This is the morning that, years go when both my kids walked out the door to search for easter eggs in the front yard, they were instead surprised by a dead baby rabbit on our front doorstep, courtesy out of our outdoor cat, Soren.
Enter a little bit of childhood trauma. Thanks, Soren.
My oldest did her best to shield our youngest from seeing what had happened while my mom quickly went to get a plastic bag. I think everyone survived that day without too much trauma, but it is not lost on me that Maddie’s ability to handle a crisis – and protect people in the midst of it, bringing a stabilizing peace – was her gift. She is now an EMT and working towards her dream of being a ER trauma nurse. I can’t think of a better place for her to put that gift to use! 😊
Family memories aside, today is the day that believers in Jesus across the globe remember and celebrate his resurrection, that wondrous day when the disciples went to get his body from the grave and found it empty. Now, of course given the way death normally goes, they assumed that Jesus body had just been stolen. I have heard in the past what is often skipped over, that Mary was the first one to see the resurrected Jesus – and I have all sorts of thoughts about that (how women, although they never were accepted as valid witnesses, were the first Jesus trusted to see him, how they lingered… how they felt and experienced what had just gone on, probably more than the disciples who just ran back, still thinking his body was stolen). Those recognitions, while extremely important, were not what my head and my soul were drawn to this year in hearing the familiar story.
John also records what Mary saw when she looked into the tomb where Jesus had been buried:
“…two angels in white, sitting where the body of Jesus had lain, one at the head and one at the feet.” (John 20:12 ESV)
It is fascinating to me that John includes this in his narrative, especially since his gospel was written later than the others. He took the time to have so many conversations, time to research, time to think about all he wanted to include in the story he told of who Jesus was and how he met and interacted with the disciples and the people of Israel. I can only imagine he also had more time to think back to and wonder about all that God was doing in the story, detailing the symbolic things being done in and through the story of Jesus. As such, the story of Jesus’ resurrection was no different. Look how similar John’s depiction of what Mary saw in the empty tomb is when we look back to the instructions Moses gave the Israelites of how they were to build the temple and all the things that went in it:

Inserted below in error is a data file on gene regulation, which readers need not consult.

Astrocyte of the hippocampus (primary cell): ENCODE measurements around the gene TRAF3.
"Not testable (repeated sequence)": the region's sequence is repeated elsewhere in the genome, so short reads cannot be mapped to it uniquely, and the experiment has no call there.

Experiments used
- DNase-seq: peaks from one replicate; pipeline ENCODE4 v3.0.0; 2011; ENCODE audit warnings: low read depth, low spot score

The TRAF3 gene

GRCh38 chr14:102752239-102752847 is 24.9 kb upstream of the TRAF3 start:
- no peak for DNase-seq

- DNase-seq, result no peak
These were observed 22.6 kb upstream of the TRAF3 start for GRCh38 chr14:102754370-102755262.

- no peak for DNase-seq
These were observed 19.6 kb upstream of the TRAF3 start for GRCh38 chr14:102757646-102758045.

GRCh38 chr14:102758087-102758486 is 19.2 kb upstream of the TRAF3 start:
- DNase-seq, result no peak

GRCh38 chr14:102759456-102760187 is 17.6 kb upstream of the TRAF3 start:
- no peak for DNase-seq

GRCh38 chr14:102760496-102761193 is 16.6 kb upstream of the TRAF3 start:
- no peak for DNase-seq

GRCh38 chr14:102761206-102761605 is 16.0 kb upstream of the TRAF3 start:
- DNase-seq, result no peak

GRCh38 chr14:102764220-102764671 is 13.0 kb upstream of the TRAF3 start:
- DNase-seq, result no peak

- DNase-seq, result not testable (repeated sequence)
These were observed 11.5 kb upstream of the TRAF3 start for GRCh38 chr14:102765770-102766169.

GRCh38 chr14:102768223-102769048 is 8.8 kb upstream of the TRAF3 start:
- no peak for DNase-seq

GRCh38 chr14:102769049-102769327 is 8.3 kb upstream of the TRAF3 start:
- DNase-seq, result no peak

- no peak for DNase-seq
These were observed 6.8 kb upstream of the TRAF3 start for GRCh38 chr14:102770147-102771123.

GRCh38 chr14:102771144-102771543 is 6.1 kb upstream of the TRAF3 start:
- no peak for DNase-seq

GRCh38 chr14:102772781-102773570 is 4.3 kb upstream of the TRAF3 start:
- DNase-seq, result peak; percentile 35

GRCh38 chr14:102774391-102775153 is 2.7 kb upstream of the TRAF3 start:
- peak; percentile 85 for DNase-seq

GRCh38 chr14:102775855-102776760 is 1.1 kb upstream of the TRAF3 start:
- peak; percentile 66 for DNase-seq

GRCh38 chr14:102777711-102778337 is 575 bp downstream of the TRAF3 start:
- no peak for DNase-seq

“…make the mercy seat of pure gold… and make … two cherubim of gold… make one cherub on the one end , and one cherub on the other end… the cherubim shall spread out their wings above, overshadowing the mercy seat with their wings, their faces one to another… There I will meet with you, from above the mercy seat…” (Ex 25: 17-22 ESV)
I was sitting listening to someone read the story of this passage a week or so ago, and I was struck breathless when I realized what John was doing.
The very holy of holies, the place where YHWH met with his people for generations…. The place where only (male) priests could go for generations.
Here, now. On the earth. Visible outside the temple, in a place normally reserved for death. How fitting.
The first place and time that all of humanity can come close to God, the very place where the presence of YHWH normally said he would live, the holy of holies… John is proclaiming in this story that it has just broken out from a building into the entire world? And on top of that…
It was a woman YHWH invited in. A woman who lingered in grief. A woman who took time, slowed down, and didn’t rush to fix things but sat in what was, what seemed to be, until her understanding changed.
The beauty of that story. Thank you, Jesus.
Although I know that a much larger cosmic story was being told with the resurrection of Jesus, that of the beginning of new creation, a new kingdom where Israel’s God was now victorious and had forever conquered death… here an even bigger story was being told, a bigger overturning was happening. Somehow, in the story of redemption and theology, where a woman had been blamed for the fall of all humanity (but um, let’s just remember Adam was right there with her…) …. A woman was the first one to witness and experience the reversal of redemption. The first one to receive the gift of walking into the very holy of holies and talk with the risen Jesus.
It still makes my skin tingle to sit and meditate on that truth.
This Resurrection day, may you find hope. May you know that the One who said that death, of any kind, will never have the last word – in this life or in the next. May you know his voice as he turns to you and calls your name.